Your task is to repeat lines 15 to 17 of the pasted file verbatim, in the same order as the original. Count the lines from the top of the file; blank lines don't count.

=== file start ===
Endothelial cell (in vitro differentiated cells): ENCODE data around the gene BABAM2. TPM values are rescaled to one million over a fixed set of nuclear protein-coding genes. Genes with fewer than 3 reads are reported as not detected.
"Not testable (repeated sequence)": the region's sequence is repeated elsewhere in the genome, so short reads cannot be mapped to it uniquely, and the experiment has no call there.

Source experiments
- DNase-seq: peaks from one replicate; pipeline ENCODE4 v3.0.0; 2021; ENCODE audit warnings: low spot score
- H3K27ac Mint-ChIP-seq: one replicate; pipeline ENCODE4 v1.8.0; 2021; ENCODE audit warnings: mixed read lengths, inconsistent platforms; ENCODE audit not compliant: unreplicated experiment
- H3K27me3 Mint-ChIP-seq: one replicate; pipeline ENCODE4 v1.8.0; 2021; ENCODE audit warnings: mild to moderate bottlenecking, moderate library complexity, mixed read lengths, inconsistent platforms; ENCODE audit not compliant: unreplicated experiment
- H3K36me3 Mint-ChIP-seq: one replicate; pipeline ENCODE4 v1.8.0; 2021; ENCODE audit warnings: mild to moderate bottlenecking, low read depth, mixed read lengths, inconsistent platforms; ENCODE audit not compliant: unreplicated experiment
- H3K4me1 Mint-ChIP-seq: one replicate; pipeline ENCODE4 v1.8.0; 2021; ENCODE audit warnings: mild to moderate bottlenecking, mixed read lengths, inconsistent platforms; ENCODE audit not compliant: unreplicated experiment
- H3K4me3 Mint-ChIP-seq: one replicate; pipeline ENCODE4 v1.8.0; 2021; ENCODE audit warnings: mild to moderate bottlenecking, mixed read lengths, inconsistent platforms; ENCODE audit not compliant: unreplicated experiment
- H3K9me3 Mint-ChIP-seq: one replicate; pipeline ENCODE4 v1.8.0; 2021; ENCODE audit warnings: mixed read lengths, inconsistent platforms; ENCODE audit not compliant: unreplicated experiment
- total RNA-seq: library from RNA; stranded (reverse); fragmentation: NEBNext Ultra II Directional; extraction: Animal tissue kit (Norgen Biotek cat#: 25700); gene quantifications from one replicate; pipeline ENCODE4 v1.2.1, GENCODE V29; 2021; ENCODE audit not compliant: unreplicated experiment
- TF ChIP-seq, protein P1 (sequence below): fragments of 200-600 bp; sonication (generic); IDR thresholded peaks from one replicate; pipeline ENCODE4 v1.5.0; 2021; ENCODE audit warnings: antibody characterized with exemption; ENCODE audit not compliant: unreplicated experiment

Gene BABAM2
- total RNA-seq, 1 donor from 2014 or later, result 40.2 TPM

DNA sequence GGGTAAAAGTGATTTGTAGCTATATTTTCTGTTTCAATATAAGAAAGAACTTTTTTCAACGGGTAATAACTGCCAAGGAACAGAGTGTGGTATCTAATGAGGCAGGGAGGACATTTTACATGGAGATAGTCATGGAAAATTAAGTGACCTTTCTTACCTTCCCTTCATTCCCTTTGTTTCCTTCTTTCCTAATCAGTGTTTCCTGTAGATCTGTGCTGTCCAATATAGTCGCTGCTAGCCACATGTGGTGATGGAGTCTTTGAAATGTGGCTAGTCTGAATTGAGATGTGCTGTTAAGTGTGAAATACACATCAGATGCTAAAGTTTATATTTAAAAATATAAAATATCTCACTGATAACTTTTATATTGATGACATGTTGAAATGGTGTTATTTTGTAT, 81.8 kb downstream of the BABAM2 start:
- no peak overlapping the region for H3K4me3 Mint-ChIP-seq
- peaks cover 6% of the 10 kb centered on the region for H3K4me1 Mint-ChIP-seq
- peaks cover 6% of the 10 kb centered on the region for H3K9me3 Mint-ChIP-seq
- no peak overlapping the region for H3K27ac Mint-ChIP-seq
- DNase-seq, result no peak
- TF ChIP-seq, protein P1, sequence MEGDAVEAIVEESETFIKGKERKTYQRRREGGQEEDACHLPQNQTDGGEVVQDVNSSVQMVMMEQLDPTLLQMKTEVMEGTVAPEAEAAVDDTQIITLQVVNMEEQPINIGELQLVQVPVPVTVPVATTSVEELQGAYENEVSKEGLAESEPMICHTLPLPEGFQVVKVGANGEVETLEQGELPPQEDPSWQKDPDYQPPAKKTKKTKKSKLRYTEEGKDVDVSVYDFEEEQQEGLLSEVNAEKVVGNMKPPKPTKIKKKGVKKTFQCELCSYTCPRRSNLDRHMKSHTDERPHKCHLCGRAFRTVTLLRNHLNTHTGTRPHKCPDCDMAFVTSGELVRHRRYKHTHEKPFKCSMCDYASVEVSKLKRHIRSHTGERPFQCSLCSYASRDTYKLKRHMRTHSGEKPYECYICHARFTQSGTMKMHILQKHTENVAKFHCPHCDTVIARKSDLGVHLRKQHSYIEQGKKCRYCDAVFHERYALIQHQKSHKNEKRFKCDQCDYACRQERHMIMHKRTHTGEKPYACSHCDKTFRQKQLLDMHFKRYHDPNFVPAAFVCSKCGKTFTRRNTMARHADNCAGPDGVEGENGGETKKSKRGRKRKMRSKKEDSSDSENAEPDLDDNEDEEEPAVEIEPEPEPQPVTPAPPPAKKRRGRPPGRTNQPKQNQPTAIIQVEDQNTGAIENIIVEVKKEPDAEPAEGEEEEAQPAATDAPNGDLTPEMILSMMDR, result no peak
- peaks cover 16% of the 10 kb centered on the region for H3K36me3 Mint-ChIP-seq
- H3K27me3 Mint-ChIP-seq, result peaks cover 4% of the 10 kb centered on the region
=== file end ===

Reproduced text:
DNA sequence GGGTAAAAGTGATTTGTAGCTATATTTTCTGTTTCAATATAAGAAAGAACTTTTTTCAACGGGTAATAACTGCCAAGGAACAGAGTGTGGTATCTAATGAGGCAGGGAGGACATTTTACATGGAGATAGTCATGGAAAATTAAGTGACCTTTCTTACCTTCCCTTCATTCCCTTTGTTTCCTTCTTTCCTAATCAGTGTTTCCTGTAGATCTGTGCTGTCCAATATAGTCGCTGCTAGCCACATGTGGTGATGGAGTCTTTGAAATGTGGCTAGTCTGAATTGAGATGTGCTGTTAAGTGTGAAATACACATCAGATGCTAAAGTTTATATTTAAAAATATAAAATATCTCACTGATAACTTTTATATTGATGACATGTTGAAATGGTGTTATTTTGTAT, 81.8 kb downstream of the BABAM2 start:
- no peak overlapping the region for H3K4me3 Mint-ChIP-seq
- peaks cover 6% of the 10 kb centered on the region for H3K4me1 Mint-ChIP-seq